O(n
5
)S2
FF1ANN
= O(NnH) + O(n
2
H
2
)O(n
6
).
However, if the memory at disposal is sufficient, LM backpropagation is generally preferred over other
training methods because of its faster convergence. MARS construction stores up to a (N×M
max
) matrix,
resulting in a growth of
O(n
4
)S2
MARS
= O(NM
max
)O(n
5
).
The computational requirements for one iteration of our SDP statistical modeling solution approach
consist of: (i) solving the optimization in Eq. (3) for one stage t at every experimental design point and
(ii) constructing the spline approximation of the future value function. The optimization evaluates a value
function approximation and its first derivative several times in each stage, except the last. For FF1ANNs,
(i) is performed via optimization that requires the evaluation of the output of an ANN and of its first
derivative. The time required for these evaluations is O(nH), so we can write the total time required
to solve the SDP equation for all N points as O(WnNH), where W is the work required to solve the
minimization.
For what concerns (ii), we consider LM backpropagation, which is the one we actually used for
our FF1ANNs. The time for the computation of LM backpropagation is dominated by the Hessian
C. Cervellera et al. / Computers & Operations Research 34 (2007) 70–90 83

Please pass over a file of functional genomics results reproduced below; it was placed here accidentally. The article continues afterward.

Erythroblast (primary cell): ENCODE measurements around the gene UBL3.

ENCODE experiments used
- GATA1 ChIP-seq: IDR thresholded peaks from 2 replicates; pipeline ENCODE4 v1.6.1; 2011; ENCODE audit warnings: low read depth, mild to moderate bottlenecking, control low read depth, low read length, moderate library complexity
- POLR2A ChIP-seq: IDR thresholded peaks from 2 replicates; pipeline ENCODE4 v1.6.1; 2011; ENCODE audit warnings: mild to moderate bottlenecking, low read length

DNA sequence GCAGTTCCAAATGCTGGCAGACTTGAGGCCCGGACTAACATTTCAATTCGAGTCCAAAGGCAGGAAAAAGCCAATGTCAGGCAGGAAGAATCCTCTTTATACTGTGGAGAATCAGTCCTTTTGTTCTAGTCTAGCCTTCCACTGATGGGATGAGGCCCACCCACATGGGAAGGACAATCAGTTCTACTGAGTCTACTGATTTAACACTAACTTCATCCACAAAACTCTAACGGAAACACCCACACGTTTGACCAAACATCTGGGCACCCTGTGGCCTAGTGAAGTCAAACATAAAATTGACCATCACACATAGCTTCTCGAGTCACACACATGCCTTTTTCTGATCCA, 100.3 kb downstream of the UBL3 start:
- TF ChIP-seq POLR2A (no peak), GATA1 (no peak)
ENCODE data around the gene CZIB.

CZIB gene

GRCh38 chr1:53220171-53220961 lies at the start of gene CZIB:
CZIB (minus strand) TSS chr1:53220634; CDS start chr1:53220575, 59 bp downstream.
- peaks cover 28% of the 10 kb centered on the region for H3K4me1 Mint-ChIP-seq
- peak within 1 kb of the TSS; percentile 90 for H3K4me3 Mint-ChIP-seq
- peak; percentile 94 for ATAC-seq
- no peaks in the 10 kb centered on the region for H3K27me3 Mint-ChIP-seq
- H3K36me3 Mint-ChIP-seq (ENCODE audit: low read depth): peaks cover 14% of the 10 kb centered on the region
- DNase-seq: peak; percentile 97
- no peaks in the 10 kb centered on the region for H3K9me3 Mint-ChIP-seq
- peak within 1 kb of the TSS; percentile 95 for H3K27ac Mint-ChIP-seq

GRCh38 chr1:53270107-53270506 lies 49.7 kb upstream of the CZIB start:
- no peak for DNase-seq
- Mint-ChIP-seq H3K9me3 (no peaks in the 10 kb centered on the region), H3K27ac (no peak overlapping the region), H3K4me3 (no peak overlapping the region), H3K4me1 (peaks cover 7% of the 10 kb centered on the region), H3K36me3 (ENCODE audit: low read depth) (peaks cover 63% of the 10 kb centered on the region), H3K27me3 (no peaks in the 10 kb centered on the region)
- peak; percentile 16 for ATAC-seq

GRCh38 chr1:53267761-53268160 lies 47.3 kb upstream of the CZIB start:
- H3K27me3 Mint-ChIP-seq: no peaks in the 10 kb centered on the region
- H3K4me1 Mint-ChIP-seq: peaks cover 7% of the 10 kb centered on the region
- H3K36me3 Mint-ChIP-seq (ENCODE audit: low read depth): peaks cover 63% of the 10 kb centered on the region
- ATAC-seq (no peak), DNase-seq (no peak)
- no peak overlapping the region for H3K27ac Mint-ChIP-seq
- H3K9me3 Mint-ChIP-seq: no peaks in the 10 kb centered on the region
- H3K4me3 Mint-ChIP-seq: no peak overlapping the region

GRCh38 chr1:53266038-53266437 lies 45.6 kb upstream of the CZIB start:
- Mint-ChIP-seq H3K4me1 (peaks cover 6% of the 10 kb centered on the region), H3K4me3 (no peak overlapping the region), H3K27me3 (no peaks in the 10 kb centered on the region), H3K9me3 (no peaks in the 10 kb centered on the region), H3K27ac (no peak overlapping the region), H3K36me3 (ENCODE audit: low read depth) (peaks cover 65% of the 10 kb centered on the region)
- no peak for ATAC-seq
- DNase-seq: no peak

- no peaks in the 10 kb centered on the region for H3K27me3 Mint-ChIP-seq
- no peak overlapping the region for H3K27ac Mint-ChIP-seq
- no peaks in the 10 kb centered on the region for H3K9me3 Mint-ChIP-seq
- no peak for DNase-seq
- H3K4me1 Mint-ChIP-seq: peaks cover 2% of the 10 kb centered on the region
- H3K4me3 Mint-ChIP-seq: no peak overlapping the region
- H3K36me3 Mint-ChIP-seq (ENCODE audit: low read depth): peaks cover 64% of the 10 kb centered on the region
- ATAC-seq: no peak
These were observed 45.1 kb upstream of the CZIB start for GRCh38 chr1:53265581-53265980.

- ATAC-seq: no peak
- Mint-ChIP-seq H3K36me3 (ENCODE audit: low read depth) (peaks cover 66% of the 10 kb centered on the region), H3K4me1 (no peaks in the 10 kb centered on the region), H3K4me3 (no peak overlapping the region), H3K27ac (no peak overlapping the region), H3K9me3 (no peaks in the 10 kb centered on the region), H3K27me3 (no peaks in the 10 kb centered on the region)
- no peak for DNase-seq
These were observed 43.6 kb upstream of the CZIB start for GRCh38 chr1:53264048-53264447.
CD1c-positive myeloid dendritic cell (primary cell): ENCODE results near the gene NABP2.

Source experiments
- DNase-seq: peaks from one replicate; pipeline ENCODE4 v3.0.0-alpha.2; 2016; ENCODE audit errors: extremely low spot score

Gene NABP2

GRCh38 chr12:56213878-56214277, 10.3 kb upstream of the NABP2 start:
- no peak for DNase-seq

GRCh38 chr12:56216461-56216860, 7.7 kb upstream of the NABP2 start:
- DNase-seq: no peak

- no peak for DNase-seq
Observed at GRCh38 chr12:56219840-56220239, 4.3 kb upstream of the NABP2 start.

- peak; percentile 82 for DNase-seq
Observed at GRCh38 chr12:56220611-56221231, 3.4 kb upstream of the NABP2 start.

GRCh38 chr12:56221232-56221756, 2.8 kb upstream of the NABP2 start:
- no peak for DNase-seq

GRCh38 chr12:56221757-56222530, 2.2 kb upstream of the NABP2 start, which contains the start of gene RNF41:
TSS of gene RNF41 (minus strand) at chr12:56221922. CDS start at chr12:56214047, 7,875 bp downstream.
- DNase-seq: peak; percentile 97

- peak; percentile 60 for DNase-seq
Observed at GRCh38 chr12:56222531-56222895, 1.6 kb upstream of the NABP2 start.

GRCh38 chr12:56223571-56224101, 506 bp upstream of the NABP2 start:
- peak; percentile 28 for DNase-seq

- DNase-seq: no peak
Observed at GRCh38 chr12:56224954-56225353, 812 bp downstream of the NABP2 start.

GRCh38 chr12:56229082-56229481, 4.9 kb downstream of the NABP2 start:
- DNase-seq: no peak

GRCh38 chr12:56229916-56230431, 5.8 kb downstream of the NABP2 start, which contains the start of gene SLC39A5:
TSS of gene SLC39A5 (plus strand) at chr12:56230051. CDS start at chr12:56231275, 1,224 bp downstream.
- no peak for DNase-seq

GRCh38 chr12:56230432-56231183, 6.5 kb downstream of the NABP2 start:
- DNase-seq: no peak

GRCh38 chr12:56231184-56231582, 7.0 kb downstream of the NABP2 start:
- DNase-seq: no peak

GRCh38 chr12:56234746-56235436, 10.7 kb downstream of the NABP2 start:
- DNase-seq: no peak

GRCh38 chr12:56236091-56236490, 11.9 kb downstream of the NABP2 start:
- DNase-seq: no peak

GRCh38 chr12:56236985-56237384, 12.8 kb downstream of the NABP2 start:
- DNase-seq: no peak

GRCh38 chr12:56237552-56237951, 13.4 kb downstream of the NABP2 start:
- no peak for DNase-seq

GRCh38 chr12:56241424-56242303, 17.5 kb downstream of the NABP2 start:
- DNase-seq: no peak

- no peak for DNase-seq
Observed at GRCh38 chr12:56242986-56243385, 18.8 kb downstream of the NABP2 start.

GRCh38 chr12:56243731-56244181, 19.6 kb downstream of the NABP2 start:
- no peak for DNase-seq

Table 1
Actual average run times (in minutes) for one SDP iteration using FF1ANN and MARS models
Model N Inventory forecasting Water reservoir
450 MHz P2 550 MHz P2 933 MHz P2 3.06 GHz IX
ANN 1331 65 min (H = 40) 90 min (H = 40) 13 min (H = 10)
MARS 1331 61 min (M
max
= 300) 43 min (M
max
= 100)
ANN 2197 185 min (H = 60) 87 min (H = 60) 18 min (H = 10)
MARS 2197 112 min (M
max
= 400) 67 min (M
max
= 100)
The FF1ANN runs used W
LM
= 125. For the inventory forecasting problem, Matlab was used to conduct the FF1ANN runs
on two Pentium II (P2) machines, and a C code executed the MARS runs on a different P2 machine. For the water reservoir
problem, all runs were conducted in Matlab on an Intel Xeon (IX) workstation; however, calling the MARS C code in Matlab
resulted in significant slow down.
approximation and inversion. The (V×V) Hessian approximation is the product of two (N×V) matrices
that are obtained by backpropagation. Here, for each row of the matrix (which corresponds to a single
experimental design point x
j
), the computation is basically reduced to [H + 1 + (n + 1)H] products,
so the time required to obtain the gradient for all N experimental design points is O(NnH). The matrix
product requires NV
2
real valued products, so this operation (which is O(Nn
2
H
2
)) occupies the relevant
part of the time required to compute the approximation. For the inversion of a (V ×V) matrix, an efficient
algorithm can provide a computational time that is O(V
2
) = O(n
2
H
2
). Therefore, the time needed to
compute one step of LMbackpropagation is dominated by the matrix product: O(Nn
2
H
2
). Define W